Ulysses Spacecraft

Ulysses Spacecraft

Courtesy of NASA


Ulysses was a joint mission between the European Space Agency and NASA to explore the Sun, including the little-known polar regions. Ulysses launched from the space shuttle Discovery, and instead of using solar cells for power, used a generator powered by radioactive plutonium-238.

October 6, 1990

February 8, 1992 (Jupiter for repositioning orbit)

1994 (southern solar pole)

1995 (northern solar pole)

End of Mission
June 30, 2009 (last communication)

Ulysses was put in polar orbit around the Sun. It would describe the heliosphere based on the solar latitude. The heliosphere is the vast region of interplanetary space occupied by the Sun’s atmosphere where there are strong solar winds.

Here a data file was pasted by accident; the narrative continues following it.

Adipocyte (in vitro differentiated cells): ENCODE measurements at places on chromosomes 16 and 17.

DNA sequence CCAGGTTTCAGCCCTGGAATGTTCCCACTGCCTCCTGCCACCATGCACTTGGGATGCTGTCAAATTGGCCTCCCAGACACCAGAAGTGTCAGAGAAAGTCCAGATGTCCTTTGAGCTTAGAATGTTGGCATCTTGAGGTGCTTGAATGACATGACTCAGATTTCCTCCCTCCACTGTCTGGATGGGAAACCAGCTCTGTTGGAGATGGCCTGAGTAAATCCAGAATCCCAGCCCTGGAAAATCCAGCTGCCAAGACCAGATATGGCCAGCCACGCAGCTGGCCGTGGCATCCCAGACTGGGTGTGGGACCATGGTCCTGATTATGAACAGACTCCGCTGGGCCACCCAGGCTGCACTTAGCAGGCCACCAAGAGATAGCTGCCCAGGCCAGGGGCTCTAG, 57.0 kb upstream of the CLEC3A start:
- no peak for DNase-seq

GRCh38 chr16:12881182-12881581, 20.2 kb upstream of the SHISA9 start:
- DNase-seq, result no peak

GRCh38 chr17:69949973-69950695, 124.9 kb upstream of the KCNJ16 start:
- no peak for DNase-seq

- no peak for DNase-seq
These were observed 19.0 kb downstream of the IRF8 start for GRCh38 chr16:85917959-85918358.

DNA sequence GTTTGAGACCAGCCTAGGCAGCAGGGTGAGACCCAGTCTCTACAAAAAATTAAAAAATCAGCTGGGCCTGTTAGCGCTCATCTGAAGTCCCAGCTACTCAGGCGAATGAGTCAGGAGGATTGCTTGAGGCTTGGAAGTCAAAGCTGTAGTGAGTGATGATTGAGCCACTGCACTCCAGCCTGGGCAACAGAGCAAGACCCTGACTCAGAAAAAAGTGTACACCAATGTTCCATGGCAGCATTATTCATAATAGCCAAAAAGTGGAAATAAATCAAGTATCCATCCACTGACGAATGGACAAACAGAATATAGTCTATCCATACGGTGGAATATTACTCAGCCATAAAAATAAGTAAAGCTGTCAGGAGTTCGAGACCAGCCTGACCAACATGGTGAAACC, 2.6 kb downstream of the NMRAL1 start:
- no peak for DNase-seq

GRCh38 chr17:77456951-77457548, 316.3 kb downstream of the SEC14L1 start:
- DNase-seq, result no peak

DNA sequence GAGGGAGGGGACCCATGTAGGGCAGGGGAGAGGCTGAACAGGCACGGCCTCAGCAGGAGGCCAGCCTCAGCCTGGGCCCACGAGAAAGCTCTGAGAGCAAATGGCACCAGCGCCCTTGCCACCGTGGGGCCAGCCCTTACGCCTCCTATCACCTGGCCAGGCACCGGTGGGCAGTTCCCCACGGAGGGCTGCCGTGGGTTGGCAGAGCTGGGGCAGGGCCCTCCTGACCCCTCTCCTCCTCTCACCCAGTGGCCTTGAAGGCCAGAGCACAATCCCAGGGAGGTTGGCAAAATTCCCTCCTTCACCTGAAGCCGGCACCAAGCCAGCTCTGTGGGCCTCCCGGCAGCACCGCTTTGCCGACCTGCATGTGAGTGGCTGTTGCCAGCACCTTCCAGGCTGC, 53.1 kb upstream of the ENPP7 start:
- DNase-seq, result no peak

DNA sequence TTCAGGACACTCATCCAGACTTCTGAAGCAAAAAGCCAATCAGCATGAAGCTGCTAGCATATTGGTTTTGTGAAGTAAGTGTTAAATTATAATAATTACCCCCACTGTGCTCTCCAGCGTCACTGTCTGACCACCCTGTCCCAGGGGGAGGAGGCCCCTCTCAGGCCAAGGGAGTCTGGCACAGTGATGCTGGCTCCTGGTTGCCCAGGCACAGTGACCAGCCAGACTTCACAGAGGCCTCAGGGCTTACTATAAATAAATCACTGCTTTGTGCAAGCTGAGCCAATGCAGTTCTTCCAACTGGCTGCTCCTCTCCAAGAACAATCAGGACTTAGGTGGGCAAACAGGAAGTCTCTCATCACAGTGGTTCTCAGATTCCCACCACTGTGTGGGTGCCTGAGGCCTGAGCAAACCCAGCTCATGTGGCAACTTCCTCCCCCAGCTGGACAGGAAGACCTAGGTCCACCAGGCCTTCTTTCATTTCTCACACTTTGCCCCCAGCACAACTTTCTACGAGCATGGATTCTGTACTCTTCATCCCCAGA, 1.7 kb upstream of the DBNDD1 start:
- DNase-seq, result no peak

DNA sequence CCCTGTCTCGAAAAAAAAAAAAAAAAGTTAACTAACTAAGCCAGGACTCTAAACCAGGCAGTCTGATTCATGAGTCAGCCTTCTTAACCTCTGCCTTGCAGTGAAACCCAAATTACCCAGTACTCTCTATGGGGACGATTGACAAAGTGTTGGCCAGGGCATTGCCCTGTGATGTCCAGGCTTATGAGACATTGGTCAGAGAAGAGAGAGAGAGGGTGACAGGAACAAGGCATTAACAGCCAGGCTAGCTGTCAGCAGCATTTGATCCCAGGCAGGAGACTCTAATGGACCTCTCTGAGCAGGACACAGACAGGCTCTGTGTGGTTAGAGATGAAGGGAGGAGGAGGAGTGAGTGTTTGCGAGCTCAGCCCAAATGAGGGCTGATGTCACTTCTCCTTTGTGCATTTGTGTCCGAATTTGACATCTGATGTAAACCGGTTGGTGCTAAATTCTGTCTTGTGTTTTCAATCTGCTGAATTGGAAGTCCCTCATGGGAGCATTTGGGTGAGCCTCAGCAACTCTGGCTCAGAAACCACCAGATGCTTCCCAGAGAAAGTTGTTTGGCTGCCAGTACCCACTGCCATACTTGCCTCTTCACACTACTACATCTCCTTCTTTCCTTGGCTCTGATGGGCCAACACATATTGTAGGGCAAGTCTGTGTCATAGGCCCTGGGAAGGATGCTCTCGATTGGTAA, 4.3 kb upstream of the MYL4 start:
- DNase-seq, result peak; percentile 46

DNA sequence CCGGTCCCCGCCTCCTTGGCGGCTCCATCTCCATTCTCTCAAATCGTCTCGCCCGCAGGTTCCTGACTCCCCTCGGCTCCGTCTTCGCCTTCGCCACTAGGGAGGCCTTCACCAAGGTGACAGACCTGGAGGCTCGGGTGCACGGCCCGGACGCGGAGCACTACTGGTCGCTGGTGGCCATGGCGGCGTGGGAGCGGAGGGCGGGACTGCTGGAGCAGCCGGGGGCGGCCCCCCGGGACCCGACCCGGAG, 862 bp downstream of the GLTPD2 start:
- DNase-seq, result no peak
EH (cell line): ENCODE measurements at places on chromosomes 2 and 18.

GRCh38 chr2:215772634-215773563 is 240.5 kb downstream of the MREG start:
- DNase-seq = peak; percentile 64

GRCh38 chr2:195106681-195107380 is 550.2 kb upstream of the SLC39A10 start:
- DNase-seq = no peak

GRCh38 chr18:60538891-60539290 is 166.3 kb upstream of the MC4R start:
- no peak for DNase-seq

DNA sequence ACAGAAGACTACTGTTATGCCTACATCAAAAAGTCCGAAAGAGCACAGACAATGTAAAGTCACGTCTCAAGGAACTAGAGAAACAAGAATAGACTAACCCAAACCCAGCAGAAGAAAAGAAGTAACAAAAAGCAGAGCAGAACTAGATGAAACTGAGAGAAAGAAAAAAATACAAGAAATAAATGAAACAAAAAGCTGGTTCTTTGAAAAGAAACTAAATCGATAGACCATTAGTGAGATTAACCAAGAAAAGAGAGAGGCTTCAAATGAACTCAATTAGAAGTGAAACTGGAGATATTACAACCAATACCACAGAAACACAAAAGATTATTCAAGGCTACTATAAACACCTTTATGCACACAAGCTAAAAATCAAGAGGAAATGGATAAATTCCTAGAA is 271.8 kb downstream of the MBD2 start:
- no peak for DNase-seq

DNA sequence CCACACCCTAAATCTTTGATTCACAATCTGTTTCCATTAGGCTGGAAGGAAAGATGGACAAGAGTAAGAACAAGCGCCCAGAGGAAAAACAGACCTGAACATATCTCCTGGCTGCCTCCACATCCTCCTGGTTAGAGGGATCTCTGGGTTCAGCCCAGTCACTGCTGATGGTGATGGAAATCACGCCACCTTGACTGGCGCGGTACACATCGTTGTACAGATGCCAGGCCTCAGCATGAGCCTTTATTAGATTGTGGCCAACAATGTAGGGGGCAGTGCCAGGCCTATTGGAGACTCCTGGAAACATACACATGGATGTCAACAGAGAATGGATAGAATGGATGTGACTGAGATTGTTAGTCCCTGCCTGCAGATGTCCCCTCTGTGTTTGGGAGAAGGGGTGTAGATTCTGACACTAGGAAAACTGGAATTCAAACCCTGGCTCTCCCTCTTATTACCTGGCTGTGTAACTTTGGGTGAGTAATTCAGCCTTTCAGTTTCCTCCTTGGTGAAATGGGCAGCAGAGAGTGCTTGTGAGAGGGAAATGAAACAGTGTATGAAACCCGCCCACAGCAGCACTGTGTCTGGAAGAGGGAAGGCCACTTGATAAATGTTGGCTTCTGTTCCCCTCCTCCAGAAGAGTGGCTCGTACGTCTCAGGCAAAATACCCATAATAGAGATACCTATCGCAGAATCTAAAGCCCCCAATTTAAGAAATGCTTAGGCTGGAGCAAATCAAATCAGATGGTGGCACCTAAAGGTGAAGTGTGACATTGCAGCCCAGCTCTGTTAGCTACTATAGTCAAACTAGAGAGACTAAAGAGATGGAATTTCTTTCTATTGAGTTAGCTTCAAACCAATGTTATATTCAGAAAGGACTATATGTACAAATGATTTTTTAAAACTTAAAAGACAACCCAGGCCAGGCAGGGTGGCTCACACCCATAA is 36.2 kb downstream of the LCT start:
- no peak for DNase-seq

In its first orbit, Ulysses charted the structured heliosphere of solar minimum. A very different second orbit revealed the complex solar maximum heliosphere where there is less structure and the Sun’s ejected energy is stored in coronal magnetic fields. Ulysses’ observations of these ejections are helping us to understand how space radiation is affected by the 3-dimensional magnetic field. It is also helping us to define the challenges we face in developing protective environments for human space exploration. Ulysses discovered that energetic particles change latitude more often than expected. This result is the same for cosmic rays, pickup ions, and dust. There are at least occasional direct magnetic field connections across latitude. A similar result has been found in Jupiter’s atmosphere, where Jovian electron and dust jets reach Ulysses.